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A Perseid meteor exploding over Leuven, Belgium last night. Photo: <a href="">Tom Davidson</a>, Creative Commons, some rights reserved
A Perseid meteor exploding over Leuven, Belgium last night. Photo: Tom Davidson, Creative Commons, some rights reserved

Catch a glimpse of falling stars: the Perseid meteor shower

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St. Lawrence University astronomer Aileen O'Donoghue turns our attention to the wonders of the night sky, including the peak week of the Perseid meteor shower.

Also, look for Venus near the horizon at sunset, with Saturn to its left. The moon will be in Scorpio tonight, and in the morning, look for Jupiter next to Orion in Gemini.

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Reported by

Todd Moe
Morning Host and Producer

The Perseids:

The Perseids is the most dependable meteor shower, and it happens when it’s warm outside. It’s caused by debris from the orbit of comet Swift-Tuttle, that last came around in 1992 and will come back in 2022.

They’re called the Perseids because if you trace all of the streaks back, they all lead back to Perseus. The easiest way to see Perseus is between Cassiopeia and the Pleiades, and it’s a very glittery part of the Milky Way.

Because you need a wide field of view to see the Perseids, you want to look with your naked eye. The best time to see the meteor shower is between midnight and 6 am.

Sunday night there were reports of 75 meteors per hour. Monday night, there were reports of 120 meteors per hour. Last night was the peak, so we were moving through the densest part of this orbit, but the Perseids shower will continue a few more days.

Most of the meteors are sand grains, and the tail of the comet is mostly sand and dust. The comet is like a dirty ice ball. The ice evaporates and blows the dirt off. The debris gets left behind in the orbit—that’s what we see as the tail. But the Perseids also produces more fireballs from larger fist-sized pieces than other meteor showers.

This comet has been around many times all this stuff is drifting in its orbit. We hit these little sand grains at 100,000 miles per hour.


Venus lies very low and it’s very bright in the evening. Being so bright, Venus is often mistaken for a UFO.

The planet will hang near the horizon at sunsets for the next few months. In early October, the planet will start to rise a little higher until December 6, when Venus will be 18 degrees above the horizon. And then the planet will begin to appear in the morning sky.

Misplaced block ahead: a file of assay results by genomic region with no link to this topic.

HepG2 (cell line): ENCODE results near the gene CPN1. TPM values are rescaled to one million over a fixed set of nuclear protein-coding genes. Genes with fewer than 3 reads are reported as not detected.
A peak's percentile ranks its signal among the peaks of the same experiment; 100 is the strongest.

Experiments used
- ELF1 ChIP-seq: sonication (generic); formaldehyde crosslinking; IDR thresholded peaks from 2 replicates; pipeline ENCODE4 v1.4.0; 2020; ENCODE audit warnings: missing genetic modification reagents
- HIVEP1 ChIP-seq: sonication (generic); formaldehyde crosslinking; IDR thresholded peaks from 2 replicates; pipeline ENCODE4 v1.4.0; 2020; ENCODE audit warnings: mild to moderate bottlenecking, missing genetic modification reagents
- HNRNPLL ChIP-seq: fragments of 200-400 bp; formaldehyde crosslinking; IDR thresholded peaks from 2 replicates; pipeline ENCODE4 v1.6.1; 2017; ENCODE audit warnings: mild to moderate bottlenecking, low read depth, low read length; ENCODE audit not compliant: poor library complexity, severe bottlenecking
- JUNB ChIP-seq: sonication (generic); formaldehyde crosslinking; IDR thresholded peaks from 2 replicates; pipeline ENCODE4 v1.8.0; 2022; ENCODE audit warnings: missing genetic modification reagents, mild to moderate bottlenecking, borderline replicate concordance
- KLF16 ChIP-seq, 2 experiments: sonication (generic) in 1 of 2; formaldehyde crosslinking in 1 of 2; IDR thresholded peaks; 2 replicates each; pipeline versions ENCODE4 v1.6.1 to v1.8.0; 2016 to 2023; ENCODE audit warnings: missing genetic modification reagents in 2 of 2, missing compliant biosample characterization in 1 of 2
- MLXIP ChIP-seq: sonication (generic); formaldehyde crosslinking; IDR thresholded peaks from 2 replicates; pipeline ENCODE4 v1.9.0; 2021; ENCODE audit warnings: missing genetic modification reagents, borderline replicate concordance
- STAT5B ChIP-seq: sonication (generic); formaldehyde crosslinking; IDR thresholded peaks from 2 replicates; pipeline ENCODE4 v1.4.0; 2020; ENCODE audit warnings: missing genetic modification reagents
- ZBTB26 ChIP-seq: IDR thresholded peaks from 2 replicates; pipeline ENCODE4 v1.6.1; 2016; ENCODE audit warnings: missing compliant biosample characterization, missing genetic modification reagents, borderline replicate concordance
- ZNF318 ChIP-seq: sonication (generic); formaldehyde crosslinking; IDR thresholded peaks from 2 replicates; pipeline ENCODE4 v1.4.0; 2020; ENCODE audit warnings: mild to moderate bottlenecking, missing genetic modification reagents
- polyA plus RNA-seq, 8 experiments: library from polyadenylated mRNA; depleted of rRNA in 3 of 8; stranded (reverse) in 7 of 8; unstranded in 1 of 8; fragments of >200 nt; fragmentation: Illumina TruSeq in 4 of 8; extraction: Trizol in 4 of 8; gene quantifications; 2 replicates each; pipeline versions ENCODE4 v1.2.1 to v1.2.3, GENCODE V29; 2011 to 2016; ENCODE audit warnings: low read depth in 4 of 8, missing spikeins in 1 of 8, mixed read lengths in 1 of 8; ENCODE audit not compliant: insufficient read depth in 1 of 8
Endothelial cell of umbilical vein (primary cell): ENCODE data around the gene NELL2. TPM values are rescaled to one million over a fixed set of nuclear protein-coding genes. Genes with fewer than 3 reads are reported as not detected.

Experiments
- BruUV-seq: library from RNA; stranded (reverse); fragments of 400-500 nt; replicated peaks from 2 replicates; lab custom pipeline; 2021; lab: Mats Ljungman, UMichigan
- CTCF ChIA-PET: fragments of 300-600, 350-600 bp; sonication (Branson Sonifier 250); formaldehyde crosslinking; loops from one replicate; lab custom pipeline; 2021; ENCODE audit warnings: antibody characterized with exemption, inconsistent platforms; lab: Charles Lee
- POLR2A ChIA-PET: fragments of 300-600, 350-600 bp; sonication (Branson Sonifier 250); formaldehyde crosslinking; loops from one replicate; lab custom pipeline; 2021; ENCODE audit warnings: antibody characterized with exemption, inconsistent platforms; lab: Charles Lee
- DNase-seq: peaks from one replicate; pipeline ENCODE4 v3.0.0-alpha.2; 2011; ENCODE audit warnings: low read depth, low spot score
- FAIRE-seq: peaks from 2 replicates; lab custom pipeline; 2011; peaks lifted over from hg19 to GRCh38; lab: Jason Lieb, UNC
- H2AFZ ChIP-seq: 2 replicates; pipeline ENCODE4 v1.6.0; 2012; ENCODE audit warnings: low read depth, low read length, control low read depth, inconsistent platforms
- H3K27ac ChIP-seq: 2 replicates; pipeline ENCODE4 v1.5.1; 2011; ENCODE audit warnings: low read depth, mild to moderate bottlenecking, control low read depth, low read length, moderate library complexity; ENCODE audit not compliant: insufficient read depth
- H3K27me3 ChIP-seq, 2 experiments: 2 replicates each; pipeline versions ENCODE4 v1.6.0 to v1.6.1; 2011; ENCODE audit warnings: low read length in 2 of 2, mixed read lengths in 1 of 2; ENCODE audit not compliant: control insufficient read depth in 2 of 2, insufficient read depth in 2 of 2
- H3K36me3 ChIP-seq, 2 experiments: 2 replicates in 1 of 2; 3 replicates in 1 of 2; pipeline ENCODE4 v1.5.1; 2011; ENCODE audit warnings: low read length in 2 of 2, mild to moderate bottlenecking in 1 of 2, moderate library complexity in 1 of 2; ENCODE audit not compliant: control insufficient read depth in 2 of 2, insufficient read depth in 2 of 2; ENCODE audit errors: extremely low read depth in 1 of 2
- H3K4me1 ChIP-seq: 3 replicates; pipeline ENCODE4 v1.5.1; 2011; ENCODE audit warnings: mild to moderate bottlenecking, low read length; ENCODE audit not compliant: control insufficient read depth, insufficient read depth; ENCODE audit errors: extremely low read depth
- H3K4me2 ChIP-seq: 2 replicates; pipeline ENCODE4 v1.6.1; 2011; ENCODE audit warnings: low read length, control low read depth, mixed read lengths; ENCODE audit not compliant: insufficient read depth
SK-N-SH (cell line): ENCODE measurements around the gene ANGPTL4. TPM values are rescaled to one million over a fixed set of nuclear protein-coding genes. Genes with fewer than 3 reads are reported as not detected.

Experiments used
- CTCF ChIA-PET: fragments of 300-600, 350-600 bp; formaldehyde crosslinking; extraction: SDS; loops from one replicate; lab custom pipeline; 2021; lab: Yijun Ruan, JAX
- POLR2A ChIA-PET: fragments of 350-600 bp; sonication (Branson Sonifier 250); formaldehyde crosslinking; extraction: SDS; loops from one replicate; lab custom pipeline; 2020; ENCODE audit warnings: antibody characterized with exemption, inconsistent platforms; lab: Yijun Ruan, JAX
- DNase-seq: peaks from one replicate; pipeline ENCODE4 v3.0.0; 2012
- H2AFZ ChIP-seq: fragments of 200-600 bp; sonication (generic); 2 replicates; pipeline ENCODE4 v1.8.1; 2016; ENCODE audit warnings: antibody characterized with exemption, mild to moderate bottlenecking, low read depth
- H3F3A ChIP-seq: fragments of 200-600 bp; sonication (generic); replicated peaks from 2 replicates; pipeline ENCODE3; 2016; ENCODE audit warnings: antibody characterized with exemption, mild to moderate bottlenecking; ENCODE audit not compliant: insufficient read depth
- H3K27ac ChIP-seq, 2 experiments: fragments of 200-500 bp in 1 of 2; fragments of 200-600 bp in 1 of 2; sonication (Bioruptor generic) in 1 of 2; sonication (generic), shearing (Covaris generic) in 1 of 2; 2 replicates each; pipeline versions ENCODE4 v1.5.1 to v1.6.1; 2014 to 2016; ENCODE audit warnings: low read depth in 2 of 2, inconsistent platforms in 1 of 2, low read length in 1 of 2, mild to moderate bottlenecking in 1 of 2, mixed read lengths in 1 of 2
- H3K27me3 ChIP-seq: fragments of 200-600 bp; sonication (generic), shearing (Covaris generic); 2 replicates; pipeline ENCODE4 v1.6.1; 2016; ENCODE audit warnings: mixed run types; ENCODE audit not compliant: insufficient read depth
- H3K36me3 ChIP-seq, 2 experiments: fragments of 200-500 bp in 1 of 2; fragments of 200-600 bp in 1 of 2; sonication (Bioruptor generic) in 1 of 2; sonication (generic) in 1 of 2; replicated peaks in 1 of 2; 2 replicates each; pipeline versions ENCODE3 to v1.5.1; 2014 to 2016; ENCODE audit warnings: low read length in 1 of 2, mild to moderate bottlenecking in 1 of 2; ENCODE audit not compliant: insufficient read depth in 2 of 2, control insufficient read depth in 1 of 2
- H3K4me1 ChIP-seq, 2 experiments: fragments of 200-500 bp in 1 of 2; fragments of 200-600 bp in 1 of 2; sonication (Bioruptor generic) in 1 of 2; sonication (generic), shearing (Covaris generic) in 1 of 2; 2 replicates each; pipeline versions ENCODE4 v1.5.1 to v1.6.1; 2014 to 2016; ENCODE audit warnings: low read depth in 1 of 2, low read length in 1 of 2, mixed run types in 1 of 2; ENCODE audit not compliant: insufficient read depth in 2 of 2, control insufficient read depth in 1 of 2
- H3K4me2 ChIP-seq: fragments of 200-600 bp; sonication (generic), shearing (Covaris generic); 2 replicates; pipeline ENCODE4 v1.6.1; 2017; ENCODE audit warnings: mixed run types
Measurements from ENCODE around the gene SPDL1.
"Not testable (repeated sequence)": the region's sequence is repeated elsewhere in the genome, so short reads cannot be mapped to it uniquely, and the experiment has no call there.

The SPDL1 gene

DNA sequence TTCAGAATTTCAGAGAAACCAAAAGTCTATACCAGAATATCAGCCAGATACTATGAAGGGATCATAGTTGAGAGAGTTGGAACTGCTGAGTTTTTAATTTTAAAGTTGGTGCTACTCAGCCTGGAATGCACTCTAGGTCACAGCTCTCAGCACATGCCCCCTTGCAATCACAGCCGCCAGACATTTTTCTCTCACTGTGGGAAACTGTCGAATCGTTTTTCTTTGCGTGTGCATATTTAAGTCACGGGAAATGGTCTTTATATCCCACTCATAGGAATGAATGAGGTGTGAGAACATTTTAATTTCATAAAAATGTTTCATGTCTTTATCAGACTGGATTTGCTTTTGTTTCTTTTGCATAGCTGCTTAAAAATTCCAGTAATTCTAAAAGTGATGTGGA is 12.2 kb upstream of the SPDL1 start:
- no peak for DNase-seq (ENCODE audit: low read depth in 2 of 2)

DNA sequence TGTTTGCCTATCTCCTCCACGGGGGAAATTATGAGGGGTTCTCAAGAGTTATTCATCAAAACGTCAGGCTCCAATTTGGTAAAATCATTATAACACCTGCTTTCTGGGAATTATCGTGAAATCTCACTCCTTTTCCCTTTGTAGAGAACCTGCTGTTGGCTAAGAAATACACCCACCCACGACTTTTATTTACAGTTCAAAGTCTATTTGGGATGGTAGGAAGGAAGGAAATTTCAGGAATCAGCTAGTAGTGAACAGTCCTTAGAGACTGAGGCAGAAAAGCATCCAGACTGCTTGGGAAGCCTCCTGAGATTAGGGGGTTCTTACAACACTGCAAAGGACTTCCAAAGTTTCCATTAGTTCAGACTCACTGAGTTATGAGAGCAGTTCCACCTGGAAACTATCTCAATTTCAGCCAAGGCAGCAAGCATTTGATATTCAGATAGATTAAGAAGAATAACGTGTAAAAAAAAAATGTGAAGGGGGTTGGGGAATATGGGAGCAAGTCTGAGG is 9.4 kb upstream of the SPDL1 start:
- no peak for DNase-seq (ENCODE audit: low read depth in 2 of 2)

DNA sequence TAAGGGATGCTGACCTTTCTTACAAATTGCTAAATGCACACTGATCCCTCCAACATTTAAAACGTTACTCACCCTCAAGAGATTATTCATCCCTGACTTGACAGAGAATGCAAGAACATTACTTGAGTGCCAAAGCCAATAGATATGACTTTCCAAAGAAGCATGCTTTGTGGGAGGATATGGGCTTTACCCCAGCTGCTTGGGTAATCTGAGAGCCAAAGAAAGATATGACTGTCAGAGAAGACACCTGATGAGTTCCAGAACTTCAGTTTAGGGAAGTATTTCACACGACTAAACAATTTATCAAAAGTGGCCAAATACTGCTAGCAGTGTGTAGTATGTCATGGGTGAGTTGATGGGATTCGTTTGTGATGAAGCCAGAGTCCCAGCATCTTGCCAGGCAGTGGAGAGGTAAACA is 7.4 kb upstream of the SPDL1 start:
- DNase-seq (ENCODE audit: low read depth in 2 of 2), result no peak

Venus’ orbit is smaller than the Earth’s, so it’s come around the back of the sun and it’s coming towards us. That’s why it seems to stay in the same place in relation to the sun.


If you look to the left of Venus, you should also be able to find Saturn. Saturn is brighter than the nearby stars.

Saturn is following the star field as they move about one degree per day to the west. (Because we orbit around the sun 365 degrees over a period of 365 days, the stars move about one degree per day.)

By September, Venus and Saturn will pass within 5 degrees of each other.

Scorpius, Zubenelgenubi and Zubeneschamali:

Tonight, if weather permits, the moon will be seen right below Zubenelgenubi. Right above will be Zubeneschamali. Zubenelgenubi means the southern claw, and Zumeneschamali means the northern claw. These stars used to be part of the constellation of Scoripus, or the scorpion.

To the left of the moon tonight, if you have a low southern horizon, you can see the whole scorpion. It's a large constellation with a bright red star. The tail of the scorpion dips down to the south and curls around and ends in these two bright stars called the Stinger. In Mexico, these are calledthe "Eyes of the Virgin."

And in the morning…:

In the morning sky, Orion is rising above the eastern horizon. There’s another bright object, Jupiter, which rises at 2:30 am. Right now Orion looks like he’s reaching for Jupiter. Jupiter is in Gemini, which is north of Orion. Farther left of Jupiter are the "twin" stars of Gemini, Castor and Pollux.

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